Facts & Fictions about Hearing Loss

Facts & Fictions about Hearing Loss

Hearing loss affects at least 466 million people worldwide or 6.1% of the world’s total population. With numbers this high, it is more than likely that you will be put at risk or develop hearing loss at some point in your life.  The more informed you can be on the risks and treatments for hearing loss, the easier it can be to make wise decisions concerning your hearing health and quality of life. Here are a few major misconceptions that are important to be set straight.

Fiction: Hearing loss only affects the elderly 

Fact: Age related hearing loss is the most common cause of hearing loss affecting one in three people over the age of 65 and half of those over 75. Even so 40% of people with hearing loss in the US are under the age of 60. There are many other causes of hearing loss that can put your ears at risk no matter your age. Some people are born with hearing loss, while others develop it over a lifetime exposed to loud sounds. The National Institute on Deafness and Other Communication Diseases (NIDCD) estimates that 26 million Americans suffer from hearing loss due to dangerous noise levels in the workplace. 

Others damage their hearing by listening to their headphones at an unsafe level for an extended amount of time. Other causes of hearing loss include ear infections, head trauma and even taking over the counter pain medicine. There are a lot of different activities that can put your hearing in danger and it’s important to know what they are. In most cases hearing loss is permanent so it’s best to know the dangers so you can make educated decisions to protect your ears.

Fiction: I am not exposed to dangerous levels of noise

Fact: No matter what your day to day life is like, the risk of noise induced hearing loss is all around us. The world around us continues to grow louder and louder and it is important to understand when loud can be too loud for our ears. Sounds are measured in decibels and any sound over 85 decibels can start to cause damage to our ears. It is not just the level of sound but the longevity of the exposure. This is why work-related hearing loss is such an issue. 

When someone is exposed to a low level of harmful noise day after day for 8 hours or more, noise induced hearing loss can be conglomerative. As the decibel level increases the time it takes to sustain damage to your ears speeds up. No matter what your job or lifestyle is, it is important to understand the risk. There are apps available on most smartphones that measure the decibel level in a space so you know the risk. If sounds exceed 85 decibels then ear protection can lower sounds 15-30 decibels.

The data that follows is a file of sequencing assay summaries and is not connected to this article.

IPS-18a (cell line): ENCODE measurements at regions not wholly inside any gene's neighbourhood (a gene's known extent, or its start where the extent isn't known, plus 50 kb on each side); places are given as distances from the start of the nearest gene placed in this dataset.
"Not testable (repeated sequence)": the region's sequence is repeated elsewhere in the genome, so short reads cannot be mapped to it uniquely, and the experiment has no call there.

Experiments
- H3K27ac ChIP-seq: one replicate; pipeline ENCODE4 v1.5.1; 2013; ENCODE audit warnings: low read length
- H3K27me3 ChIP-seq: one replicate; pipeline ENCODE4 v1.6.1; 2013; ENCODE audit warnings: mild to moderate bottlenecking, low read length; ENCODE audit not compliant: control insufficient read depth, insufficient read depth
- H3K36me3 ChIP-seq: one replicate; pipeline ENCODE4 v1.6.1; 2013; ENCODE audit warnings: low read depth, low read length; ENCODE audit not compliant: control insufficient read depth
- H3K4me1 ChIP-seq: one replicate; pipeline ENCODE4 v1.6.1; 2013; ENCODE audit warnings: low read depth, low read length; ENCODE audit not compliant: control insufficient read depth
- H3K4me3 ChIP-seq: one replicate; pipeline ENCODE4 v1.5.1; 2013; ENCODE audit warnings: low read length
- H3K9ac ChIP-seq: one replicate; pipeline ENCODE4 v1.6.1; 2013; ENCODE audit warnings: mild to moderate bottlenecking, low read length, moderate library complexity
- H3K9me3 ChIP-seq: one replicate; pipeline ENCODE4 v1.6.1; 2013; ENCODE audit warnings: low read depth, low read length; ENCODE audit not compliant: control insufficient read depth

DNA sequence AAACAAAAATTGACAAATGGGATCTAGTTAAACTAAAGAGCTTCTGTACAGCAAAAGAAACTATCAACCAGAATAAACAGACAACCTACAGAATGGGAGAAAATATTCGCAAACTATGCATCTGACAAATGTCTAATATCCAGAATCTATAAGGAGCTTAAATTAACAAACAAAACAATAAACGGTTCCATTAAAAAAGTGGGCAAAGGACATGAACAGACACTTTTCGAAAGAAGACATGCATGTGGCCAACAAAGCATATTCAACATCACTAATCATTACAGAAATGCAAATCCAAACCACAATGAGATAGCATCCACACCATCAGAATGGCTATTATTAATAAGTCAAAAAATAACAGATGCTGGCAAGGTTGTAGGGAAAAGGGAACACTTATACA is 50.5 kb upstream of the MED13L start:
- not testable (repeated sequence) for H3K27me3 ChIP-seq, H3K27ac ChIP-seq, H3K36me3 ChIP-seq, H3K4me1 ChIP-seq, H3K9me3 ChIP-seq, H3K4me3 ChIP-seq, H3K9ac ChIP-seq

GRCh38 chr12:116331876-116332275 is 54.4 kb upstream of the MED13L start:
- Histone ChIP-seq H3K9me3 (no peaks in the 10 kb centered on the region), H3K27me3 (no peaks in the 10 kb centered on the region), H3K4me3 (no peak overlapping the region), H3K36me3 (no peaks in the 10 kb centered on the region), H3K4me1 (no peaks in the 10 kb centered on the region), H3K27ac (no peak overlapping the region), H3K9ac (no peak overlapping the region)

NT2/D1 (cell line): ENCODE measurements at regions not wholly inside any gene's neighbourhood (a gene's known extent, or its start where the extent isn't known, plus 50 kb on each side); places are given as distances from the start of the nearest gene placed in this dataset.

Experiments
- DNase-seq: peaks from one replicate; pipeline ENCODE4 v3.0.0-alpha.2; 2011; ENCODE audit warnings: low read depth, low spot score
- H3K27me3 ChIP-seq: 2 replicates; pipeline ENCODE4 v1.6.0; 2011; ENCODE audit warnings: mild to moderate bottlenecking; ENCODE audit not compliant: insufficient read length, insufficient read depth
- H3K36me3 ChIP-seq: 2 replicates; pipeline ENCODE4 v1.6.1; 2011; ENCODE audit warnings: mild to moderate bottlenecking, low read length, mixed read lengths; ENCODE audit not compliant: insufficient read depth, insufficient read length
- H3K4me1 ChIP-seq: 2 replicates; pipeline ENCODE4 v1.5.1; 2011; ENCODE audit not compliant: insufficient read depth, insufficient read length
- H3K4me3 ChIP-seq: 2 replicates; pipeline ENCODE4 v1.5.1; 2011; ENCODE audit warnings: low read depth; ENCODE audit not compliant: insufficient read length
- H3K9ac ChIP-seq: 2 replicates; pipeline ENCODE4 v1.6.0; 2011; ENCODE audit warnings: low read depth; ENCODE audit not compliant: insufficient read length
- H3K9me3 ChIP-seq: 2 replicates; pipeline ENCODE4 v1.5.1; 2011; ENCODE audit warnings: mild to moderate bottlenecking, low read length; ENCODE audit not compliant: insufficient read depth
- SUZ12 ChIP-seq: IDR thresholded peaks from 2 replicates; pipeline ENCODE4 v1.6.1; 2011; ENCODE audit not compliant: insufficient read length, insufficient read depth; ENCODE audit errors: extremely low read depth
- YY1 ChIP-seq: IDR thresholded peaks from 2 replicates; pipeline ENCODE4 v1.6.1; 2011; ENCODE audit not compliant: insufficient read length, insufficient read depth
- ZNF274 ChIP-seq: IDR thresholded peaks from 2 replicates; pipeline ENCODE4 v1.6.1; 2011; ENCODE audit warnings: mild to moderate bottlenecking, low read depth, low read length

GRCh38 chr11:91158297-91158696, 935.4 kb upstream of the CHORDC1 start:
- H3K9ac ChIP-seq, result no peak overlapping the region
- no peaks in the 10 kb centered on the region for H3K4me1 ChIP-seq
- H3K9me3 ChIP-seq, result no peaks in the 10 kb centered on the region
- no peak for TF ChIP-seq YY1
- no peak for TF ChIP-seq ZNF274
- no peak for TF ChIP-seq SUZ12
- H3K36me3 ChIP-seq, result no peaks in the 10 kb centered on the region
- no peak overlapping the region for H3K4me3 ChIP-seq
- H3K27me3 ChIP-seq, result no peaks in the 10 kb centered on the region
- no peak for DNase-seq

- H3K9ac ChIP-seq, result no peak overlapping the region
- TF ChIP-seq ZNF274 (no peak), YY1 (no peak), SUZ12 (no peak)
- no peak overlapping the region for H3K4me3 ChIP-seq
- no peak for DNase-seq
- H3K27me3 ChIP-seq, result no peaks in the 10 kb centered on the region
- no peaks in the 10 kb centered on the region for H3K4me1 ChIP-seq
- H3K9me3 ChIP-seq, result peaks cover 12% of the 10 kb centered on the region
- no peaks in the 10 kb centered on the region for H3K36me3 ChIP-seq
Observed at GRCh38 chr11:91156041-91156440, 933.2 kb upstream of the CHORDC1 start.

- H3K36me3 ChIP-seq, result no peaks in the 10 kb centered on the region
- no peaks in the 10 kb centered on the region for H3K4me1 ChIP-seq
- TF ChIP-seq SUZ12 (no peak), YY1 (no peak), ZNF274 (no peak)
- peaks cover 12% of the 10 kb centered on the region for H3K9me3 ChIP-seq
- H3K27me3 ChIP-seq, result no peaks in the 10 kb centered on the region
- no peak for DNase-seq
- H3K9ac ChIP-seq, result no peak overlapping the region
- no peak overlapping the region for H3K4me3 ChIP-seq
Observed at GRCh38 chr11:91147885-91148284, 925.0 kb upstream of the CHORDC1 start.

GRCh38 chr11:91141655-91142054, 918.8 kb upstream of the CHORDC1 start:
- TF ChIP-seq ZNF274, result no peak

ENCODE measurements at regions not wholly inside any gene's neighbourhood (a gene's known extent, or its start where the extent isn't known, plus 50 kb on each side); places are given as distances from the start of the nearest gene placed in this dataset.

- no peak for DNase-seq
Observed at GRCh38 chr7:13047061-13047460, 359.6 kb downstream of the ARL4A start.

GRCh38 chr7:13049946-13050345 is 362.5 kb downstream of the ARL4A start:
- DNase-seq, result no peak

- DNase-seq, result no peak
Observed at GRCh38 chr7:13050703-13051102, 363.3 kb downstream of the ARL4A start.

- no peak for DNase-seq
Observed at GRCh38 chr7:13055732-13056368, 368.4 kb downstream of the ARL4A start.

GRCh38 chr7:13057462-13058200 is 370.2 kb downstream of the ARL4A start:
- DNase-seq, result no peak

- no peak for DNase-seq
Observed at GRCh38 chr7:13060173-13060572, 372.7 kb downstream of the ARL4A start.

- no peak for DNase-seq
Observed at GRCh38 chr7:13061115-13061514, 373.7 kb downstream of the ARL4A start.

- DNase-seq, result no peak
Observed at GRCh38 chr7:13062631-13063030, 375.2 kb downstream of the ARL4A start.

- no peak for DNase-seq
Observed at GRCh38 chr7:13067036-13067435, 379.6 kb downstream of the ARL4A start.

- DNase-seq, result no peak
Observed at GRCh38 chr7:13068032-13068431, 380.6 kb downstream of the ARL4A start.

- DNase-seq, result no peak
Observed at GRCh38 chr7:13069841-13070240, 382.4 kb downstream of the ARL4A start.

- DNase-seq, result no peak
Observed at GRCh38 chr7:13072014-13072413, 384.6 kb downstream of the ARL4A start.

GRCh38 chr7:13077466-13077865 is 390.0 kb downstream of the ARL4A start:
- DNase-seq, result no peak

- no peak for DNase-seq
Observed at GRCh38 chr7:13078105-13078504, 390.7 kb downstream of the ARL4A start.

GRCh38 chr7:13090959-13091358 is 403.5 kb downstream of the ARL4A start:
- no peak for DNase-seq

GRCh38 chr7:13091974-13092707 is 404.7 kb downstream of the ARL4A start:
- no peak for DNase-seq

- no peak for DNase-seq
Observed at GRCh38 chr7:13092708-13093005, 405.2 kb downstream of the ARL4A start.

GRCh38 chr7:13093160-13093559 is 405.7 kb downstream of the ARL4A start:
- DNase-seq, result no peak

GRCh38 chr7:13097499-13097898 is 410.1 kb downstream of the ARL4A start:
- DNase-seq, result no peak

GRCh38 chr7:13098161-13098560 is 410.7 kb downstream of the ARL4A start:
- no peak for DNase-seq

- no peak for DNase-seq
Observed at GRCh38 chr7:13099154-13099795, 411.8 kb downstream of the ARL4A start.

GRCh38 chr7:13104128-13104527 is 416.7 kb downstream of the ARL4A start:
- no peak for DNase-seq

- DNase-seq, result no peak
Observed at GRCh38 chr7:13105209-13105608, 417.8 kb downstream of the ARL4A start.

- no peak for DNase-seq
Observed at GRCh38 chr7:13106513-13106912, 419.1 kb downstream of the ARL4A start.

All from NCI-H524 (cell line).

Fiction: I can live safely with hearing loss

Fact: Living with untreated hearing loss has serious consequences when ignored. When you cannot hear what the people in your life are saying, it is common for people to choose to avoid social situations rather than struggle with poor hearing. Relationships with friends and family become strained and at work are overlooked for advancement. People who choose to avoid dealing with hearing loss can become socially isolated, depressed and anxious. Studies have found a strong link between hearing loss and dementia. 

To make matters worse, studies have found that people with untreated hearing loss are at higher risk of accidents, falls, hospitalization and even death. This is because hearing loss makes it harder to be alert and aware of your environment. When you miss audio cues like fast approaching vehicles or warning sounds, it is harder to react in a timely manner to stay safe. Not dealing with your hearing loss puts you at risk and lowers your sense of independence. It’s hard to go out feeling like it’s possible to safely navigate normal circumstances so often people do not go out at all.

Fiction: Hearing aids are hard to use

Fact: While hearing aids can take some time to get used to, with patience, they make it easier to socialize, heal strained relationships, help people secede at work and increase your sense of independence. 

If you’ve been avoiding trying hearing aids, it is never too late to start enjoying the benefits. Contact us today to start hearing better into the future!